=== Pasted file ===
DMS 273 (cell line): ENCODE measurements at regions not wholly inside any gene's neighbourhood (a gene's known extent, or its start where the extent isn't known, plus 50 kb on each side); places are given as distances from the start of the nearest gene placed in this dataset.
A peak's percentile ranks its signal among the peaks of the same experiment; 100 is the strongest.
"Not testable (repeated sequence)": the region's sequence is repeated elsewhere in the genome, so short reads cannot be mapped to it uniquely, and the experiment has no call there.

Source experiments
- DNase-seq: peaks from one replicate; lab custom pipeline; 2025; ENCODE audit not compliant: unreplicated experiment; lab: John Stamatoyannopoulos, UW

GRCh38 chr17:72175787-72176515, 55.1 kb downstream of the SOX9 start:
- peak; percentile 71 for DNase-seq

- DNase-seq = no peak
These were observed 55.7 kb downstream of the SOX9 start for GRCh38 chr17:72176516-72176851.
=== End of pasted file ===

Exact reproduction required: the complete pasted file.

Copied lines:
DMS 273 (cell line): ENCODE measurements at regions not wholly inside any gene's neighbourhood (a gene's known extent, or its start where the extent isn't known, plus 50 kb on each side); places are given as distances from the start of the nearest gene placed in this dataset.
A peak's percentile ranks its signal among the peaks of the same experiment; 100 is the strongest.
"Not testable (repeated sequence)": the region's sequence is repeated elsewhere in the genome, so short reads cannot be mapped to it uniquely, and the experiment has no call there.

Source experiments
- DNase-seq: peaks from one replicate; lab custom pipeline; 2025; ENCODE audit not compliant: unreplicated experiment; lab: John Stamatoyannopoulos, UW

GRCh38 chr17:72175787-72176515, 55.1 kb downstream of the SOX9 start:
- peak; percentile 71 for DNase-seq

- DNase-seq = no peak
These were observed 55.7 kb downstream of the SOX9 start for GRCh38 chr17:72176516-72176851.